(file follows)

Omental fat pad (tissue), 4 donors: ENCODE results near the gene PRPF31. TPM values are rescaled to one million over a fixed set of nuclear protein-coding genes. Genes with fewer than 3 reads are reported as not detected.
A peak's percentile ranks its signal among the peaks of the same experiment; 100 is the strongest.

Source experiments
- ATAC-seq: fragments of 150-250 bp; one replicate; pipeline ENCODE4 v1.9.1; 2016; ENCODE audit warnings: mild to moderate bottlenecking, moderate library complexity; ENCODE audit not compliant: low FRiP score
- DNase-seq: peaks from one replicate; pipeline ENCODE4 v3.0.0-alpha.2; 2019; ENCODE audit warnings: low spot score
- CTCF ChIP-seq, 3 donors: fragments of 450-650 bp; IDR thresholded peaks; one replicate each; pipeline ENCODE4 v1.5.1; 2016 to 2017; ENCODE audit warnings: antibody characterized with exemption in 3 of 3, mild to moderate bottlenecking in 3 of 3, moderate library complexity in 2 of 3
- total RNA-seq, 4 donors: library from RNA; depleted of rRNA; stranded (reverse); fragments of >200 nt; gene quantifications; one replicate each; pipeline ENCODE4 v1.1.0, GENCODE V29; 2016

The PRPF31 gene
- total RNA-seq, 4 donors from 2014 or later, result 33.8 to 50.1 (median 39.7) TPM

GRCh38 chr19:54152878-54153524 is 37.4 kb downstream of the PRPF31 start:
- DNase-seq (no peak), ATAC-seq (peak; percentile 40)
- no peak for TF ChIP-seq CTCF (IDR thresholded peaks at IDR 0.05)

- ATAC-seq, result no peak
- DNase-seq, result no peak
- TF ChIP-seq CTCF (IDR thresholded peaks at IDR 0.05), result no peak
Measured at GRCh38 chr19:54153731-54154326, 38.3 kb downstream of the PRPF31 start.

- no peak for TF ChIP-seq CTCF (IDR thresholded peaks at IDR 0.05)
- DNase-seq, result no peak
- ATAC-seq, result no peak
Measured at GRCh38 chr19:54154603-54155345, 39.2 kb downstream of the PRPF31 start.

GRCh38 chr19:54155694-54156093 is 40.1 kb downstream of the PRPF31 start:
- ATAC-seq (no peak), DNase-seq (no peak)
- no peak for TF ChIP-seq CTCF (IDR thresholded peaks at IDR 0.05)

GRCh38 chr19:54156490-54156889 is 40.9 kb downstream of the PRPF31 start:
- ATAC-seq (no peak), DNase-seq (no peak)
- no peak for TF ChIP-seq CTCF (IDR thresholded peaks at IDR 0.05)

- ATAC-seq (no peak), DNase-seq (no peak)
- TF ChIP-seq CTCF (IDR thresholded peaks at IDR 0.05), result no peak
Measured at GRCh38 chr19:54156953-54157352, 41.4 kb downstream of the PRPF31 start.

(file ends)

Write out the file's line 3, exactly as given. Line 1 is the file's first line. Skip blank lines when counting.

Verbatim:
Source experiments